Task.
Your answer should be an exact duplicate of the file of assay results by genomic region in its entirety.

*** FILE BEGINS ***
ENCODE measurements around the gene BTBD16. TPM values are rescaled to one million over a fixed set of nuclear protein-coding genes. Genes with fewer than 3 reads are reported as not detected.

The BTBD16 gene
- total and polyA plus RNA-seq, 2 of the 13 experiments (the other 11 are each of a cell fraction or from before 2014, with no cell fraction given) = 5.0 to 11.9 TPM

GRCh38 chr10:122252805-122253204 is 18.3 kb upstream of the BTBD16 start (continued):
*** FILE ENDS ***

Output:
ENCODE measurements around the gene BTBD16. TPM values are rescaled to one million over a fixed set of nuclear protein-coding genes. Genes with fewer than 3 reads are reported as not detected.

The BTBD16 gene
- total and polyA plus RNA-seq, 2 of the 13 experiments (the other 11 are each of a cell fraction or from before 2014, with no cell fraction given) = 5.0 to 11.9 TPM

GRCh38 chr10:122252805-122253204 is 18.3 kb upstream of the BTBD16 start (continued):